• August 24, 2016

CBU Students Fly Aircraft From Texas To California

RIVERSIDE, Calif. (Feb. 4, 2015) -- Two California Baptist University students gained a real-life experience last month by piloting two recently purchased aircraft from east Texas to California.

The students, accompanied by two flight instructors from the department of aviation science, flew the twin-engine 1979 Beechcraft Duchesses from Gilmer, Texas, to the Riverside Municipal Airport. The trip took more than 11 hours over a period of two days.

The students, junior Jennifer Endeman and sophomore Howard Dang, both aviation flight majors, did the preflight check, the flight plan and the flying. The instructors, Shannon Cardin and Jared Tapsfield, ensured the students did those things correctly. Cardin said he rarely touched the controls unless his student needed to get water.

The group stopped at several airports along the way, including an overnight stop in El Paso, Texas.

"This trip not only gave me an opportunity to build more flight hours but also helped me gain more confidence as a private pilot," Dang said. "I got to land and takeoff at many different types of airports, both towered and non-towered airports. This also gave me a chance to see how each airport operates different than the others."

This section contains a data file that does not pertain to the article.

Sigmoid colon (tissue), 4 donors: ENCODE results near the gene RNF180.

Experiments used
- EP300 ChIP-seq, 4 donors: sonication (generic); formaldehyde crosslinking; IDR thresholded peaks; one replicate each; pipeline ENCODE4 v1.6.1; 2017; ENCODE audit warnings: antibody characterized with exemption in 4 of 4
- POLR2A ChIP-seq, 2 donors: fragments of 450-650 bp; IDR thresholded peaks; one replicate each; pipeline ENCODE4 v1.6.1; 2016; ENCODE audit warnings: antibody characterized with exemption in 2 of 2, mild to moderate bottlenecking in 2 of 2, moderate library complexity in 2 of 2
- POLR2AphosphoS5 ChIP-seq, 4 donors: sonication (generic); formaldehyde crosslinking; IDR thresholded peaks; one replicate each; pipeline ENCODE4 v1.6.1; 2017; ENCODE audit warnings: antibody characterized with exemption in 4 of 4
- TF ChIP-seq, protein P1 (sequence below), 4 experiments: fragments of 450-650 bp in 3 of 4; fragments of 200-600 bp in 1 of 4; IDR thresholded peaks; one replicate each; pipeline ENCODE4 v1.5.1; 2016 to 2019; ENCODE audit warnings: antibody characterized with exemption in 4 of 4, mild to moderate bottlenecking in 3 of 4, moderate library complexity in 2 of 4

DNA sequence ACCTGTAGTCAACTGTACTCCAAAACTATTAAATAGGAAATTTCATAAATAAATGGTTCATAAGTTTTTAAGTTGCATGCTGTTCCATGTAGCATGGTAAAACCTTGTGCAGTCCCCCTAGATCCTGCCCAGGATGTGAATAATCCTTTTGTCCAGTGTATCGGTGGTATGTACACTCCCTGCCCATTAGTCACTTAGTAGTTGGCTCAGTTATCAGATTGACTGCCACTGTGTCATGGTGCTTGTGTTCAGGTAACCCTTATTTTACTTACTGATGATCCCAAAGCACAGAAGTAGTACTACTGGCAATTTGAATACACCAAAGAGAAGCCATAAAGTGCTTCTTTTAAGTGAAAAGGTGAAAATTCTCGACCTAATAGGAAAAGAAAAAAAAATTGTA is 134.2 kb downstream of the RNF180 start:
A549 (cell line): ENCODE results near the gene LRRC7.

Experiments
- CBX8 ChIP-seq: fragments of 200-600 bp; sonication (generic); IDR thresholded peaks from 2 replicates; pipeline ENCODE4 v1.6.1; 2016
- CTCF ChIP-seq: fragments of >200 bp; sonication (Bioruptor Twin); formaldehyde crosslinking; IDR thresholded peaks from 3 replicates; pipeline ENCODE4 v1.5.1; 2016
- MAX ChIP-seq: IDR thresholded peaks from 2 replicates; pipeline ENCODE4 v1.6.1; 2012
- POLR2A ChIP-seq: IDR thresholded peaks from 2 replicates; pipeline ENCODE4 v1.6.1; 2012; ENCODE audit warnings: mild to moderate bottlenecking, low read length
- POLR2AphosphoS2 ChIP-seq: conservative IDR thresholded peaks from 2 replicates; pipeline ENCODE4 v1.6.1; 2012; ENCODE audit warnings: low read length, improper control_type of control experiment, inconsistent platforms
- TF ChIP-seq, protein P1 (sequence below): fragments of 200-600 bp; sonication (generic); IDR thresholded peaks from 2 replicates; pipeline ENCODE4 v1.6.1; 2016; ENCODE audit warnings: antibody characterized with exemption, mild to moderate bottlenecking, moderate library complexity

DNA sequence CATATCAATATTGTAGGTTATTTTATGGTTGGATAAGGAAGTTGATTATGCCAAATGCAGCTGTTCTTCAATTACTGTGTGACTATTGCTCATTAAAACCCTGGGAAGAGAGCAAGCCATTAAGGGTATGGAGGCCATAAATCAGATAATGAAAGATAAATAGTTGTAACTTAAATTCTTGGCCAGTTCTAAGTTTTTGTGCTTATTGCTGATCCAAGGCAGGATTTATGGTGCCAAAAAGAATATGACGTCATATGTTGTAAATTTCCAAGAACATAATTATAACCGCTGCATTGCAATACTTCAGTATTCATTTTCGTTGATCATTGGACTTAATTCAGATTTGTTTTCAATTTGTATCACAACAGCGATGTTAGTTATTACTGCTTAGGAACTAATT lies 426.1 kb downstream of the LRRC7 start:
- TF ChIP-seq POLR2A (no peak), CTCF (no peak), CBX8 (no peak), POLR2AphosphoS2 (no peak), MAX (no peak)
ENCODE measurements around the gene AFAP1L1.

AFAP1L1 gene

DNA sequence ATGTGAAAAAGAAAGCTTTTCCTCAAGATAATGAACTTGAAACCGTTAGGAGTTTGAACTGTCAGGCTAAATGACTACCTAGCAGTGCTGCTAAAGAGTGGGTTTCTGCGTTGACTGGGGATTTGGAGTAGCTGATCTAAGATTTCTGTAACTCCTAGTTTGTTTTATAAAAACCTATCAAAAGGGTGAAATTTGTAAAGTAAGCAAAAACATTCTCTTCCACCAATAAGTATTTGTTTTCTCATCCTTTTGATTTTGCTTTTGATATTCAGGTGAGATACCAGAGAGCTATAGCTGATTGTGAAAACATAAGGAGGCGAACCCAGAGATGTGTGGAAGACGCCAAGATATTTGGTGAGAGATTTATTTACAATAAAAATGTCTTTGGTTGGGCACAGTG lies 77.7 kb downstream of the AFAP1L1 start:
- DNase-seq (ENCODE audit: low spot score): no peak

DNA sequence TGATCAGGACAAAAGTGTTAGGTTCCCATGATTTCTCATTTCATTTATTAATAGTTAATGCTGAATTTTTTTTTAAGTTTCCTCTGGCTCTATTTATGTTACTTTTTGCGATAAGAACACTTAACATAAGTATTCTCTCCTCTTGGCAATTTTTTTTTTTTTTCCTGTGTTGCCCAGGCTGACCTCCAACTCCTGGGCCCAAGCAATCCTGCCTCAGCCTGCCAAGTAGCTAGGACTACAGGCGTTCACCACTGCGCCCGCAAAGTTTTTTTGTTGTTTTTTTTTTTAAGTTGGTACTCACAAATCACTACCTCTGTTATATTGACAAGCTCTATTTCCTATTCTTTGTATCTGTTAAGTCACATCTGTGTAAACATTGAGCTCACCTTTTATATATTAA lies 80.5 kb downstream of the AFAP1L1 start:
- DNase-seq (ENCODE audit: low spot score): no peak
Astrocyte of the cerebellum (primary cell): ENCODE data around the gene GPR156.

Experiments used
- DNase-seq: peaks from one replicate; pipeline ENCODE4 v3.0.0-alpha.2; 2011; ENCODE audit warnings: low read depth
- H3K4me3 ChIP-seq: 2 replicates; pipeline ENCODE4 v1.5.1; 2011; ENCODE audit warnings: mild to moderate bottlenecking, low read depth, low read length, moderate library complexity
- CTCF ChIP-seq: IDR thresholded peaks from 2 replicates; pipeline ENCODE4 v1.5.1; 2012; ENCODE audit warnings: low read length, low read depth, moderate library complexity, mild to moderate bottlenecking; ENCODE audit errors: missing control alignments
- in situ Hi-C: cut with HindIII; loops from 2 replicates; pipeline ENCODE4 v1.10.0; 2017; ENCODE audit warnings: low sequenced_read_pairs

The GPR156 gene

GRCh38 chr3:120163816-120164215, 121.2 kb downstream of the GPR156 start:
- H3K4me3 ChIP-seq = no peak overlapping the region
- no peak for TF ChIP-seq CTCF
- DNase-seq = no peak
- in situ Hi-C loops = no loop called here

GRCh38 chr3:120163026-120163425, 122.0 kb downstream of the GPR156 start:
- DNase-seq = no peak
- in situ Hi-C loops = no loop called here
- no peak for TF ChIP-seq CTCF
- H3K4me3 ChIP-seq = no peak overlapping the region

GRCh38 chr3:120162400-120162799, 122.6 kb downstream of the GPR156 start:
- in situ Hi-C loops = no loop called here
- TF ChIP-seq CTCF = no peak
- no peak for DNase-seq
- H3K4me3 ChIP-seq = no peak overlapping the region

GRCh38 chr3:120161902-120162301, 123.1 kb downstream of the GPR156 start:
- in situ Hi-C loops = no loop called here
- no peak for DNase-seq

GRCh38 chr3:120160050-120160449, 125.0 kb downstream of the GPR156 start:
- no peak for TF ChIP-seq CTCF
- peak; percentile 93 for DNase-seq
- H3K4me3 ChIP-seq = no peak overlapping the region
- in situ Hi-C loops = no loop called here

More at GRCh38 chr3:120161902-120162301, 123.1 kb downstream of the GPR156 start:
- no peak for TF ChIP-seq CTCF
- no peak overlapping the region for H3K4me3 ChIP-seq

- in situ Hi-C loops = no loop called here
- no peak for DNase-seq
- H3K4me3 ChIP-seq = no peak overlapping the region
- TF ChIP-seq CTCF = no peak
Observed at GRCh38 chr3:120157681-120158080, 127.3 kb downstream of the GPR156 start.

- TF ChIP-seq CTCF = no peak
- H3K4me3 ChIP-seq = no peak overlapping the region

Both the flight instructors said it was great experience for the students

"I think the most that both of the students gained was to be ready for anything," Tapsfield said. "If something were to go wrong, even though nothing did, they needed to know where the closest airport was and how to get there as quickly as possible. It's something students don't always think about when flying around Southern California, because there are airports everywhere. In the middle of Texas and New Mexico, things are very different. Planning is key and a backup plan is always needed as well."

Dang also said the trip gave him a good look at the industry.

"This long trip gave me a better exposure to see what today's aviation industry is really like," he said. "The majority of airline flights today would take long hours to get from one destination to the next, thus this trip gave me a feel for what it is like to be in the airline industry."

The department of aviation science now has 10 aircraft: five Cessna 172s, two Cessna 150s and three Beechcraft Duchesses.

"The twin-engine aircraft always bring a new element into a program. They're larger aircraft, they're more complex aircraft, said Dr. Daniel Prather, chair of the department of aviation science. "It always takes a program up to a next level, away from just Cessnas and single-engine Cessnas. But not only that, it allows us to handle a significant number of students working on their multi-engine rating."